Does Homeowners Insurance Cover Theft From Garage?

Homeowners insurance typically covers personal belongings stolen from a garage, depending on the specific policy details and coverage options. Some policies reimburse stolen items based on their actual cash value (ACV), while others may offer replacement costs as compensation.

In addition, if your garage isn’t attached to your house, other structures coverage should provide any damage caused by theft – typically up to 20% of total homeowners policy value.

What’s Covered?

Homeowners insurance typically provides protection for both the structure and contents of an attached garage, provided they’re attached to your house. A standard homeowners policy (HO-3) typically includes personal property coverage to reimburse items stolen during a break-in or damaged due to theft; typically capped at up to a percentage or “limit” of overall dwelling coverage limit on your policy; additional supplemental policies may provide more personal property coverage.

How much your insurance company will reimburse for stolen items depends upon whether your policy includes actual cash value (ACV) or replacement cost personal property coverage (RCP). ACV reimburses for current value while RCP pays what it would take to replace an item completely with new one.

Your homeowner insurance can pay to repair damage caused by burglaries, such as broken windows and doors. However, it usually won’t cover damages done by thieves who target items in your garage for sale on the black market – for instance copper pipes could be stolen via breaking in windows and doors to gain entry – then sold to metals recyclers without insurance coverage for either damaged pipe repairs or potential water damage that might ensue from theft.

Note that homeowners insurance generally won’t cover the loss of any vehicles parked in your garage; those are covered under your auto policy instead and you should carry comprehensive coverage to safeguard them.

Your homeowners insurance will typically not cover any belongings you store in a parked car or other vehicle on your property, such as toolboxes and coolers even if they are locked up tight. In such instances, an off-premises personal property policy – often available as an add-on policy from Nationwide – provides more adequate protection. Brand New Belongings provides guaranteed repairs or replacement payments without depreciation costs being applied against them.

What’s Not Covered?

Homeowners seeking more information about how their policy covers their garage and other structures on their property should speak with an insurance provider. Different policies offer specific types of coverage options that may suit individual homeowner needs better, making it important that you find one which meets those specifications.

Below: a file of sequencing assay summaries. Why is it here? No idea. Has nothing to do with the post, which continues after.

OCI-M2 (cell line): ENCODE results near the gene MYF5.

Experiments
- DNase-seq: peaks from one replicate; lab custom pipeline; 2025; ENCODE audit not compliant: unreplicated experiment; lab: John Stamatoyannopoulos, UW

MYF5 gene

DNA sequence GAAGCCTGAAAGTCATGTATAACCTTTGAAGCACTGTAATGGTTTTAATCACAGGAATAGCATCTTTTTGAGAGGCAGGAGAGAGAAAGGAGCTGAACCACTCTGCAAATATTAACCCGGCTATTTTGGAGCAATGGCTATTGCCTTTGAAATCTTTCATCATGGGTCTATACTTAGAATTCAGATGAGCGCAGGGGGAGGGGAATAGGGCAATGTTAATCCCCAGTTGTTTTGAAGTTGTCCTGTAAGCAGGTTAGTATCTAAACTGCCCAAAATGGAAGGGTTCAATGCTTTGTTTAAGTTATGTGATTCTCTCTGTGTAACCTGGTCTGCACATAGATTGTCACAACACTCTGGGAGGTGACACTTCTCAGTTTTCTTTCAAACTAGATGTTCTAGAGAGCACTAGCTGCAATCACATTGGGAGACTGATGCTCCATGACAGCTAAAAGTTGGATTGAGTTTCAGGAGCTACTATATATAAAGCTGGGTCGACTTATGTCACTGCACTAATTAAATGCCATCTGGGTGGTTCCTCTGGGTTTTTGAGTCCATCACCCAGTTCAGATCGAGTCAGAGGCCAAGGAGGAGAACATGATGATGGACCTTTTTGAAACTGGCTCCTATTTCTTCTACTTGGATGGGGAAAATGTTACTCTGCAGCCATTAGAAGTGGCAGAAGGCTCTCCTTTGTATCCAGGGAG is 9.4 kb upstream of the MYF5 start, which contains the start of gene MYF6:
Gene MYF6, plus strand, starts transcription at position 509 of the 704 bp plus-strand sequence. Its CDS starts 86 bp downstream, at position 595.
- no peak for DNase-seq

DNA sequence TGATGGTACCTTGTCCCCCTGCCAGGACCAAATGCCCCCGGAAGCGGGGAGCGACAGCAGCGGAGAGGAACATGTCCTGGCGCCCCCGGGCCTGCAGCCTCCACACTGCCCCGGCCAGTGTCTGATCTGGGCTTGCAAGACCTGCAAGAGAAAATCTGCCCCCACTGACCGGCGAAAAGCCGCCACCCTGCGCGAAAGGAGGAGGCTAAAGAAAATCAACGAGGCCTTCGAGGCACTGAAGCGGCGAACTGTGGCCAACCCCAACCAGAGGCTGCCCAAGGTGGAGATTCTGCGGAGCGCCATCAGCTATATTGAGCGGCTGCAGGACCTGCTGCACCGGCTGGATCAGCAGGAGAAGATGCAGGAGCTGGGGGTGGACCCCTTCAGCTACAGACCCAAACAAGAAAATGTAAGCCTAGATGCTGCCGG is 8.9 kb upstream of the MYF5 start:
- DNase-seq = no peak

Homeowners insurance typically covers both the structure and contents of your garage as long as it’s attached to your house and included under its dwelling coverage, providing protection from such perils as fire, storms and theft. Furthermore, many home policies offer loss-of-use coverage which reimburses policyholders should they need to stay in a hotel during repairs following events such as burglaries or storm damage to their garage.

As well as reviewing your policy’s personal property coverage limits, it is also beneficial to take an inventory of items stored in your garage in order to assess if your current policy meets all your coverage needs or if additional plans would better meet them.

As with anything insurance-related, it’s wise to remember that your insurer may limit how much they’ll reimburse for stolen items based on their actual cash value (ACV), taking depreciation into account; thus your claim settlement may be significantly less than originally paid for them. Replacement cost coverage offers greater peace of mind by covering the total cost associated with replacing an item minus your deductible payment.

Included among the additional factors to keep in mind are:

Your insurance may not cover theft of trailers, campers or watercraft that aren’t located on your property. Insurers also likely won’t cover theft of motors and equipment stored within these structures.